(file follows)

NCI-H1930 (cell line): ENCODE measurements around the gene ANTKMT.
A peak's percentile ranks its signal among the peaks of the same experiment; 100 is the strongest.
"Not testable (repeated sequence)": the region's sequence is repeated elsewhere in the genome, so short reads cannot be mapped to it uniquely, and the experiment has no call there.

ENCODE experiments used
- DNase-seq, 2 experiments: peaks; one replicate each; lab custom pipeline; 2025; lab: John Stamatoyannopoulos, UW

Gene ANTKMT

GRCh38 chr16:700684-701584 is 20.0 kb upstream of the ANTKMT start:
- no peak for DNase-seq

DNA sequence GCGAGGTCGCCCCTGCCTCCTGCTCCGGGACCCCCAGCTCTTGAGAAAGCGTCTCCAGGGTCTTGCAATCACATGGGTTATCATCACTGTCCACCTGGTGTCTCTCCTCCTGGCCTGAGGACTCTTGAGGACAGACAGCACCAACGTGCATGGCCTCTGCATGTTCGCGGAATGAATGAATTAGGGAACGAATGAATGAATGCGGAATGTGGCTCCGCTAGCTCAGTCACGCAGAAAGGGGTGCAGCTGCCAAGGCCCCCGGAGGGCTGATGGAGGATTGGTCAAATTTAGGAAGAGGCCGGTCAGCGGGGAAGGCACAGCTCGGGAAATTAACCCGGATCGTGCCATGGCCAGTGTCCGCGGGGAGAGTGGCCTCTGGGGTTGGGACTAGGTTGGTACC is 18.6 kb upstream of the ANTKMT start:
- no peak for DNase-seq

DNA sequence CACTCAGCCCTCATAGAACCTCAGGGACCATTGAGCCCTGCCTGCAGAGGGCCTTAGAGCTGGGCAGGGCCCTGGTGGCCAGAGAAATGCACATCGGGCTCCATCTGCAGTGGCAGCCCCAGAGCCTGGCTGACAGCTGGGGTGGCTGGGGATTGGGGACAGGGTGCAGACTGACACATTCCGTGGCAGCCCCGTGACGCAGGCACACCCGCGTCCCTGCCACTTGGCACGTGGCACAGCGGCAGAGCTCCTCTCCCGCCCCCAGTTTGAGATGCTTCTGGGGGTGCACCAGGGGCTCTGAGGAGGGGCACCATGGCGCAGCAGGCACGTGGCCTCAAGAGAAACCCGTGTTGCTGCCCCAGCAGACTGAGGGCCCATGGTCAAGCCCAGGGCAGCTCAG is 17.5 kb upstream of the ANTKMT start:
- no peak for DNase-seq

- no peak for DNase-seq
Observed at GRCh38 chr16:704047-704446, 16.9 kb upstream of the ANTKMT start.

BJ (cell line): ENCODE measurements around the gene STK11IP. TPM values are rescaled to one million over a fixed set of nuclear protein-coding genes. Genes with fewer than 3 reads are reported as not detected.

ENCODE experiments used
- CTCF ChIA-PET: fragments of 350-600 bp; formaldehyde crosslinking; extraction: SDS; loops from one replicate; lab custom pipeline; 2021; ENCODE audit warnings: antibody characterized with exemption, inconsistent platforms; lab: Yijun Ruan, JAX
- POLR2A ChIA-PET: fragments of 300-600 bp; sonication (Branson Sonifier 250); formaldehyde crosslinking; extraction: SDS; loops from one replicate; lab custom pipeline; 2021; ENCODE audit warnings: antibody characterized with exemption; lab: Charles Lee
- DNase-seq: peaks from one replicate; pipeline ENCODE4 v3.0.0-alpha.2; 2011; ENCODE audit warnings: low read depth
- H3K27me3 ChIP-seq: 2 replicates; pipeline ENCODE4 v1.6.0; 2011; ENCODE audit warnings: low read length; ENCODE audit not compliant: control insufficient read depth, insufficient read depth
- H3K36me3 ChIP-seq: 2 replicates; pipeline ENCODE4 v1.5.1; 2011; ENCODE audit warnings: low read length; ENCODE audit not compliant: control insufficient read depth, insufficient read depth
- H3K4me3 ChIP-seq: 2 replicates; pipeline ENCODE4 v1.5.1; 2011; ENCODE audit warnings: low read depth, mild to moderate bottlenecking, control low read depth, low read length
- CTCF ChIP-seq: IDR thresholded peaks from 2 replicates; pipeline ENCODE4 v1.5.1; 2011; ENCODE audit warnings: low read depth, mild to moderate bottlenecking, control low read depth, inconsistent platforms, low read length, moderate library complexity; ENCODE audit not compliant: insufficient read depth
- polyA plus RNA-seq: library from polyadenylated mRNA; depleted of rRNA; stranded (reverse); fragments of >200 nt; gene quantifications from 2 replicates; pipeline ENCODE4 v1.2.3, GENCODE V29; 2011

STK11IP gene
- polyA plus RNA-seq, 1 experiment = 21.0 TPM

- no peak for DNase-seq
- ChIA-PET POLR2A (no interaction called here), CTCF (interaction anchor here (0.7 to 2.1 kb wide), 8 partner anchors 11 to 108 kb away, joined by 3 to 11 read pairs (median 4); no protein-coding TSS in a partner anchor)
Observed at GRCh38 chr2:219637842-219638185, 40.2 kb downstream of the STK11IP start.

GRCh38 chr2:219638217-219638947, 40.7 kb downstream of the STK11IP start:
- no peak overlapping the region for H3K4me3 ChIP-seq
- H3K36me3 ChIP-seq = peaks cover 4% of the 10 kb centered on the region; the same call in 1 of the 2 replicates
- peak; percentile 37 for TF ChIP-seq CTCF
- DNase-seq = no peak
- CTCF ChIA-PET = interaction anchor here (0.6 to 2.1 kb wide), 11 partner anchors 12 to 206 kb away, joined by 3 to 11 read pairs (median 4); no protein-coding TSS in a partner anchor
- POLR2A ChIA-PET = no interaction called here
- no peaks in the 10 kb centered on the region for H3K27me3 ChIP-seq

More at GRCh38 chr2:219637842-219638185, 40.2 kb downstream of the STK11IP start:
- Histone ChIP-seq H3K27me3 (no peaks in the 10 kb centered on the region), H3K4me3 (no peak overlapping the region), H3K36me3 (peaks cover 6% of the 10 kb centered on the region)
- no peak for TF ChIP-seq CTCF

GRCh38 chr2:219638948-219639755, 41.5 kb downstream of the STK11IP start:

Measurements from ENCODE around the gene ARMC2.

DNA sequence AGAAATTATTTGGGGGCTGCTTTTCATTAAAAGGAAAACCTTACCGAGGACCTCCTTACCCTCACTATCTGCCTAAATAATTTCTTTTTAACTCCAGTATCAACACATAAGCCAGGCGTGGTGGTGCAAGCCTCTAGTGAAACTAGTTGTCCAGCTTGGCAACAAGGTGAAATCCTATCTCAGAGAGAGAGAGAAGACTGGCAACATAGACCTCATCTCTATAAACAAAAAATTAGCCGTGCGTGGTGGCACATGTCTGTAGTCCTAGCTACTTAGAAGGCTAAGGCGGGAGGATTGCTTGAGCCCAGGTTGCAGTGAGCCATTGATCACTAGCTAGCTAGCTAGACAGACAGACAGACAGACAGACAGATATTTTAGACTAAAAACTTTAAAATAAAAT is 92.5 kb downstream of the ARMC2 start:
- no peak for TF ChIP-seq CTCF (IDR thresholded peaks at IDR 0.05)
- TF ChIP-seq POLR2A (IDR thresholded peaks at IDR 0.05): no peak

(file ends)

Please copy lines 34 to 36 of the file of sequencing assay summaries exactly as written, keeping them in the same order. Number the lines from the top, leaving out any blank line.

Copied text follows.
- DNase-seq = no peak
- CTCF ChIA-PET = interaction anchor here (0.6 to 2.1 kb wide), 11 partner anchors 12 to 206 kb away, joined by 3 to 11 read pairs (median 4); no protein-coding TSS in a partner anchor
- POLR2A ChIA-PET = no interaction called here